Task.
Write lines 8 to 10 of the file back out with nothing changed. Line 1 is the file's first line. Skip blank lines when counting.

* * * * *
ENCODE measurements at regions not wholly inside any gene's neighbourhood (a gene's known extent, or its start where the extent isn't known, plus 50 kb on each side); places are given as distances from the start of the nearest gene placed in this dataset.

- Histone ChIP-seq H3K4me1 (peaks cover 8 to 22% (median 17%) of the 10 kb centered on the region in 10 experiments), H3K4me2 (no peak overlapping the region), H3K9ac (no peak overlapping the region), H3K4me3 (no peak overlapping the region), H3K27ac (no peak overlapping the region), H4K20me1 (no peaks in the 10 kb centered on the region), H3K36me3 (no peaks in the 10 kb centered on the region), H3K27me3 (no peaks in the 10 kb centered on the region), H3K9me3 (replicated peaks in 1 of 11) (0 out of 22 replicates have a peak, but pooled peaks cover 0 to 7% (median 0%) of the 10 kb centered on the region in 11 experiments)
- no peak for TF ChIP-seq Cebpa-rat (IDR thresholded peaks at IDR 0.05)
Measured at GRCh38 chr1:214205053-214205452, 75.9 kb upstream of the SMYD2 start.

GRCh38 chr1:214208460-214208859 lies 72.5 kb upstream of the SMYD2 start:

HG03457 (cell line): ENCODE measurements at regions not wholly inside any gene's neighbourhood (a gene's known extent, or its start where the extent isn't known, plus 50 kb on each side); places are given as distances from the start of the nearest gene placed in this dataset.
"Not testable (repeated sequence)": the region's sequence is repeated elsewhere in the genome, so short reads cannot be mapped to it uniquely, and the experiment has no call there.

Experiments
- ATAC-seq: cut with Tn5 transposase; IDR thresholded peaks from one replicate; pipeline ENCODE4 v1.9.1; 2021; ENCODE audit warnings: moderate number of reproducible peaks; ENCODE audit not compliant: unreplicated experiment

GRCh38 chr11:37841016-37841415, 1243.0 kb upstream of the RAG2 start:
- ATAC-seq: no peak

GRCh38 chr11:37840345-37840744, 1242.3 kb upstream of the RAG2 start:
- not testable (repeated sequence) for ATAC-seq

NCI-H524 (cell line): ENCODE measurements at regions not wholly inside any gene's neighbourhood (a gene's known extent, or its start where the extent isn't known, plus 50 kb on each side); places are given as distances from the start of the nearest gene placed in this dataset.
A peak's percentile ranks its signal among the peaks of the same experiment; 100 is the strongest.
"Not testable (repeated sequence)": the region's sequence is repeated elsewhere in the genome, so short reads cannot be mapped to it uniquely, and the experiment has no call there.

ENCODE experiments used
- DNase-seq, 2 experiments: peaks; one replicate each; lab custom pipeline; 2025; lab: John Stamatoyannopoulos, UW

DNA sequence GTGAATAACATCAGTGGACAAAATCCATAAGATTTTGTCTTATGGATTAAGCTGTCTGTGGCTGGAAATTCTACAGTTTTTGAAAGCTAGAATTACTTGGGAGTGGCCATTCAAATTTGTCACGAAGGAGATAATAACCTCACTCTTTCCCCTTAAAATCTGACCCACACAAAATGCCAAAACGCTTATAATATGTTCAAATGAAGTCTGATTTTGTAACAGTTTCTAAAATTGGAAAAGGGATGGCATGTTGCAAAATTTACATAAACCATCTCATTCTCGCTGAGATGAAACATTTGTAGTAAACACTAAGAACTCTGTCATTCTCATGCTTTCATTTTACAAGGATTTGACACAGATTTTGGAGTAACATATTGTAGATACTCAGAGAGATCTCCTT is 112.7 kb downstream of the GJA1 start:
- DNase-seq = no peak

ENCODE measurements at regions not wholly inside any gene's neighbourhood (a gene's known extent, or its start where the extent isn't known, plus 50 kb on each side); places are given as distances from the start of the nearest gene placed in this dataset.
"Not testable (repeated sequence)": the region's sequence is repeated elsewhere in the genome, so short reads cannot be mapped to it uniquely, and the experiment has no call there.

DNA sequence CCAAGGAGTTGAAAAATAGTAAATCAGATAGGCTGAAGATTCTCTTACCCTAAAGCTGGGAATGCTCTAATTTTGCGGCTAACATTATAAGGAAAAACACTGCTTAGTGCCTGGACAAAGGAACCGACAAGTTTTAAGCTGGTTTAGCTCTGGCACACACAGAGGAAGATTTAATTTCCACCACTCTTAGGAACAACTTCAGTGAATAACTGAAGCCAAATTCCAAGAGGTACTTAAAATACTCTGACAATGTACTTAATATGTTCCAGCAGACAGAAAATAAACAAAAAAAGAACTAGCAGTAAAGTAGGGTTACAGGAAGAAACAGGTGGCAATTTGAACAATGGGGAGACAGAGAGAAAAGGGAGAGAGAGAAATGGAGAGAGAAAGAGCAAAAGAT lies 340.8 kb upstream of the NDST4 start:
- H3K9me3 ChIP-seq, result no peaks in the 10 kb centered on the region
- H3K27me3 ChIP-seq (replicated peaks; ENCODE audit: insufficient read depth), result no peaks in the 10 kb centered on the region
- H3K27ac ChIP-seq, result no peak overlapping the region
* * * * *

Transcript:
Experiments
- ATAC-seq: cut with Tn5 transposase; IDR thresholded peaks from one replicate; pipeline ENCODE4 v1.9.1; 2021; ENCODE audit warnings: moderate number of reproducible peaks; ENCODE audit not compliant: unreplicated experiment

GRCh38 chr11:37841016-37841415, 1243.0 kb upstream of the RAG2 start: